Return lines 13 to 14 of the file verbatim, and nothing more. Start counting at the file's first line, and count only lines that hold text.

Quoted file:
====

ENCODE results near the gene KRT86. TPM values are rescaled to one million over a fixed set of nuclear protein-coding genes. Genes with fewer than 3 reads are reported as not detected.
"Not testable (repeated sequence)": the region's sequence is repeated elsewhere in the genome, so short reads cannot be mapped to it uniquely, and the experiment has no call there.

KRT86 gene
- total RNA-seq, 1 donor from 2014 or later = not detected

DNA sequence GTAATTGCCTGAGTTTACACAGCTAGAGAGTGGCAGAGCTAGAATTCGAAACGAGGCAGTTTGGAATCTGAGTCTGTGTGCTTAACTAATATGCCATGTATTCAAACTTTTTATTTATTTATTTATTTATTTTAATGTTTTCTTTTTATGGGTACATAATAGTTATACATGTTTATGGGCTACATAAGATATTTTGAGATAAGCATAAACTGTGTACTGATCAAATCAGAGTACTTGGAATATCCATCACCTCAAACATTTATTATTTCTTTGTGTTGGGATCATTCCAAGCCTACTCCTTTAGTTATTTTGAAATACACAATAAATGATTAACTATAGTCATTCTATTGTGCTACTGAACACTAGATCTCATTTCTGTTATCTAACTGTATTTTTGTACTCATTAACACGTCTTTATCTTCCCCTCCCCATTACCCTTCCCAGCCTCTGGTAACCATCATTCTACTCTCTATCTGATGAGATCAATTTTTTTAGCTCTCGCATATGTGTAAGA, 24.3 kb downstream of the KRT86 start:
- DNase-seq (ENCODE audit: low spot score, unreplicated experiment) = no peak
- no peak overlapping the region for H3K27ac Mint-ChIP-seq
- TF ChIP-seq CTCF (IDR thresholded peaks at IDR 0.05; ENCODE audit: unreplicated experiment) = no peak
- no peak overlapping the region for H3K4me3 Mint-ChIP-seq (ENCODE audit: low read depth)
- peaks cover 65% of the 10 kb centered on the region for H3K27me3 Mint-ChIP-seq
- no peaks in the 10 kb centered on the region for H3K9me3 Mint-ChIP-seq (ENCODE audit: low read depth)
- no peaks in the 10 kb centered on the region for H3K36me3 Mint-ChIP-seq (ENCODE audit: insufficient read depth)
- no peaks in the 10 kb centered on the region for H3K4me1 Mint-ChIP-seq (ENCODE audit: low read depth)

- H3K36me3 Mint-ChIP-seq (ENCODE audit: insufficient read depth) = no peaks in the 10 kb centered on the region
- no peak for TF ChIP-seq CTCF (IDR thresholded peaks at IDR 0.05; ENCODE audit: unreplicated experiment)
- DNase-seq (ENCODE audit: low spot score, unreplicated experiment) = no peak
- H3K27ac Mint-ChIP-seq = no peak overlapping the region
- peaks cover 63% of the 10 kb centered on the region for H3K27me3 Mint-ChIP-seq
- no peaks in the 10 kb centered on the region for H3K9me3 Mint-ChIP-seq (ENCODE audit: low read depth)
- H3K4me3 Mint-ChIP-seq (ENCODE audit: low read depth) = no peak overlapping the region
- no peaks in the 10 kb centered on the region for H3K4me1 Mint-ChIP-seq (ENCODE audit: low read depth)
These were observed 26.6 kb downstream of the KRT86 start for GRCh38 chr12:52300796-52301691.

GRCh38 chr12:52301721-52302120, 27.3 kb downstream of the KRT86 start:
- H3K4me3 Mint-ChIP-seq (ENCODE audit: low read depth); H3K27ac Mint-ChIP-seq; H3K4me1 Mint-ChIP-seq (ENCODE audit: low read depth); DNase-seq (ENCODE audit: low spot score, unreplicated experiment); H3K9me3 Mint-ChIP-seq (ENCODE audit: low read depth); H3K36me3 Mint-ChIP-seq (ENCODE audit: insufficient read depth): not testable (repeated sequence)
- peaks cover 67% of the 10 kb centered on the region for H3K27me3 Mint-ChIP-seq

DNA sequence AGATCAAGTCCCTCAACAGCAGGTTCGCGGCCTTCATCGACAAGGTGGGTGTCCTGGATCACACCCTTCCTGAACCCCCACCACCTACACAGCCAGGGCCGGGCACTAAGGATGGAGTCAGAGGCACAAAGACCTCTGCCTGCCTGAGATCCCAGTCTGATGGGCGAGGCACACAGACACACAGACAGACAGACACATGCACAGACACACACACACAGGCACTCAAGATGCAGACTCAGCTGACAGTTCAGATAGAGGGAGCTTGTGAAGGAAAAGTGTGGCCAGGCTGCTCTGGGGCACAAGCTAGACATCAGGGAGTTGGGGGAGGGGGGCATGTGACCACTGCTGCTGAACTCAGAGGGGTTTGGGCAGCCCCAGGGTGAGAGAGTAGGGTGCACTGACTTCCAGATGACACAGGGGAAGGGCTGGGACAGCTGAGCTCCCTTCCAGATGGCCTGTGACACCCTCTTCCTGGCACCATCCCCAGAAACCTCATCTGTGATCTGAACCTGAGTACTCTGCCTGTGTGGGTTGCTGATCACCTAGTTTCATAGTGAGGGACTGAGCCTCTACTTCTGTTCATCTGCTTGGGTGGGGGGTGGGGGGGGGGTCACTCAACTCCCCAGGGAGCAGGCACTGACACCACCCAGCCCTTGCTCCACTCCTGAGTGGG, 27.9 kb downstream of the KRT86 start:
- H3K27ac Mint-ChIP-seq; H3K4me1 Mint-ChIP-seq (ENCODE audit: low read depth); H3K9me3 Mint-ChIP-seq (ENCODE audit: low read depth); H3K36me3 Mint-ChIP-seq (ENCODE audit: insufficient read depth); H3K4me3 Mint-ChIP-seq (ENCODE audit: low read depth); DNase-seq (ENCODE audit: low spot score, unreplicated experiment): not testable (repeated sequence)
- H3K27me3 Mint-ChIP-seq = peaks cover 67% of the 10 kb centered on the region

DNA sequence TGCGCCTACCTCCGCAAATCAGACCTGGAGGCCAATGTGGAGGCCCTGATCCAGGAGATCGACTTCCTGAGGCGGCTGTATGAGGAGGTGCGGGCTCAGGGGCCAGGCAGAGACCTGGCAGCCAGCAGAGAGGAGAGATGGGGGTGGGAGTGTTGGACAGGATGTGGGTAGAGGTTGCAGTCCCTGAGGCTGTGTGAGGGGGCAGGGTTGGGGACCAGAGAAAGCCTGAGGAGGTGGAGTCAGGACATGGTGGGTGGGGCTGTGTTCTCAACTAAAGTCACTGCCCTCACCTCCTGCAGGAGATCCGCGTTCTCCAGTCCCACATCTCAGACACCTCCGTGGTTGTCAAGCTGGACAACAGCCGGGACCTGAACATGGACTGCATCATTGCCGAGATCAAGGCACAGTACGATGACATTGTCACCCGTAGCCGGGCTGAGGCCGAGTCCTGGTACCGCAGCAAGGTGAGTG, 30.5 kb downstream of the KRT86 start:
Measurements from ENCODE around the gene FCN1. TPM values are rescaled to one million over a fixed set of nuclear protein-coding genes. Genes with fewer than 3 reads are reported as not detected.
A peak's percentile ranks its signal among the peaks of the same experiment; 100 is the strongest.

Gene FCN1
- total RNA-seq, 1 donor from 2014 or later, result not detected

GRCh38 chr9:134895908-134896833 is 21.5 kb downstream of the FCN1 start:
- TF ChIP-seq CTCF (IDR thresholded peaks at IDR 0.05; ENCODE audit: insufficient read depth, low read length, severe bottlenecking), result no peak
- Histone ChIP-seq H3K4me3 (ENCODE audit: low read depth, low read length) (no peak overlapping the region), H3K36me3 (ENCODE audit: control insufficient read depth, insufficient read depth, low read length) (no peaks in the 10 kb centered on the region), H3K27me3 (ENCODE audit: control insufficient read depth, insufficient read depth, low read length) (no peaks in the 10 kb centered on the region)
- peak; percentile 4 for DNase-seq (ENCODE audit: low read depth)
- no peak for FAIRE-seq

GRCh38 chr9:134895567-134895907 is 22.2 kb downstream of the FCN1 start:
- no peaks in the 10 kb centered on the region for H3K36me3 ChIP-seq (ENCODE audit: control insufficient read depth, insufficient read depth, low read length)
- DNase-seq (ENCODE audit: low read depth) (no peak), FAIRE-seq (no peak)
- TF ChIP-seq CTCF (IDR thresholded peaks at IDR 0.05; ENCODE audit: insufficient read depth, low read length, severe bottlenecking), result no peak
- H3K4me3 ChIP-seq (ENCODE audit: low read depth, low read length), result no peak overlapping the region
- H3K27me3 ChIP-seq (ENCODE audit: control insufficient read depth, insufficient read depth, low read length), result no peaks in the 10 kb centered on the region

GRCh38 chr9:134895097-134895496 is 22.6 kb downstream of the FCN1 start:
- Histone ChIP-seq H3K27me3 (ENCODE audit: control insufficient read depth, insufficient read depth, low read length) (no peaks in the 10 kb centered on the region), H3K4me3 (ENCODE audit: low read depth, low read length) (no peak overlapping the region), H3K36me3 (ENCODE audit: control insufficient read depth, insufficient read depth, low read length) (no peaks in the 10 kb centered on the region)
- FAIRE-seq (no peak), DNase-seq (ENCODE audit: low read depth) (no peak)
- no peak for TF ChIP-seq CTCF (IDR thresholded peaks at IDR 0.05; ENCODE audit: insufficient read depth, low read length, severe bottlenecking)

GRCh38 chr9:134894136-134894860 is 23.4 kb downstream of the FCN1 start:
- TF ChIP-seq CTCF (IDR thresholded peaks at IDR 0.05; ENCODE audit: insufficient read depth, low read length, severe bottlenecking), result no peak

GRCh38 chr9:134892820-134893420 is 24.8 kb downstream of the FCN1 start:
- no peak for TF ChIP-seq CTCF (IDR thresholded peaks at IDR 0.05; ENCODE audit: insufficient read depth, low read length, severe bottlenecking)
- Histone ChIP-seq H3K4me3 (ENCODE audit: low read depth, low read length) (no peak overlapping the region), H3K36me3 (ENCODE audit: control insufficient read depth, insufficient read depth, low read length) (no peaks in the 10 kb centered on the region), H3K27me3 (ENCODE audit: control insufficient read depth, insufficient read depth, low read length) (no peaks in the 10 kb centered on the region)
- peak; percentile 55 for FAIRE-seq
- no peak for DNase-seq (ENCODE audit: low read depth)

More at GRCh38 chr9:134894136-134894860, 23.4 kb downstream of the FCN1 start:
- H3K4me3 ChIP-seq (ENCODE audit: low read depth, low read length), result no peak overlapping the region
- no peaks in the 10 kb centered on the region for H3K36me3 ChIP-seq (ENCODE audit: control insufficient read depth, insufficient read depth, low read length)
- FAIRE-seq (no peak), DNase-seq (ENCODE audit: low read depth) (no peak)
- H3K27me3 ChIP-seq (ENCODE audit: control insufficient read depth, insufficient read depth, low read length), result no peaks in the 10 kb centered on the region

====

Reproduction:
- no peaks in the 10 kb centered on the region for H3K4me1 Mint-ChIP-seq (ENCODE audit: low read depth)

- H3K36me3 Mint-ChIP-seq (ENCODE audit: insufficient read depth) = no peaks in the 10 kb centered on the region